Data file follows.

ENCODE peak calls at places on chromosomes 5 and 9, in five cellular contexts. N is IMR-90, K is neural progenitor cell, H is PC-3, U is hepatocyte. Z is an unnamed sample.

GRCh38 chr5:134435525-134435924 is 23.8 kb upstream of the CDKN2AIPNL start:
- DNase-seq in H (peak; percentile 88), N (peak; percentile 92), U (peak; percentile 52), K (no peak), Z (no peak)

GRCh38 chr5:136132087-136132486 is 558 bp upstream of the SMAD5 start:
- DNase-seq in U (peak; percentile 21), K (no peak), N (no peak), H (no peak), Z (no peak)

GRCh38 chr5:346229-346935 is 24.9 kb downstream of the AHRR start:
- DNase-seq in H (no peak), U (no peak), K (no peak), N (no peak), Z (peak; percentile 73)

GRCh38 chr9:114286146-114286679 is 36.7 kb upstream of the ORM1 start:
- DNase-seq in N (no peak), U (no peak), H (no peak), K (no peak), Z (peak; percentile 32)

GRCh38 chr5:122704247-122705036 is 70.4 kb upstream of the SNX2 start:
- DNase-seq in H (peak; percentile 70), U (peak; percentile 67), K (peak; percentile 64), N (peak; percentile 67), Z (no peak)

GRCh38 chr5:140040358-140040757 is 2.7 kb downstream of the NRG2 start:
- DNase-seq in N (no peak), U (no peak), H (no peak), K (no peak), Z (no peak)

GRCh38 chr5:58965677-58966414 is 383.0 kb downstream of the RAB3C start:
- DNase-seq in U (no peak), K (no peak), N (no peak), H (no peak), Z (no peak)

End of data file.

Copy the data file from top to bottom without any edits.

ENCODE peak calls at places on chromosomes 5 and 9, in five cellular contexts. N is IMR-90, K is neural progenitor cell, H is PC-3, U is hepatocyte. Z is an unnamed sample.

GRCh38 chr5:134435525-134435924 is 23.8 kb upstream of the CDKN2AIPNL start:
- DNase-seq in H (peak; percentile 88), N (peak; percentile 92), U (peak; percentile 52), K (no peak), Z (no peak)

GRCh38 chr5:136132087-136132486 is 558 bp upstream of the SMAD5 start:
- DNase-seq in U (peak; percentile 21), K (no peak), N (no peak), H (no peak), Z (no peak)

GRCh38 chr5:346229-346935 is 24.9 kb downstream of the AHRR start:
- DNase-seq in H (no peak), U (no peak), K (no peak), N (no peak), Z (peak; percentile 73)

GRCh38 chr9:114286146-114286679 is 36.7 kb upstream of the ORM1 start:
- DNase-seq in N (no peak), U (no peak), H (no peak), K (no peak), Z (peak; percentile 32)

GRCh38 chr5:122704247-122705036 is 70.4 kb upstream of the SNX2 start:
- DNase-seq in H (peak; percentile 70), U (peak; percentile 67), K (peak; percentile 64), N (peak; percentile 67), Z (no peak)

GRCh38 chr5:140040358-140040757 is 2.7 kb downstream of the NRG2 start:
- DNase-seq in N (no peak), U (no peak), H (no peak), K (no peak), Z (no peak)

GRCh38 chr5:58965677-58966414 is 383.0 kb downstream of the RAB3C start:
- DNase-seq in U (no peak), K (no peak), N (no peak), H (no peak), Z (no peak)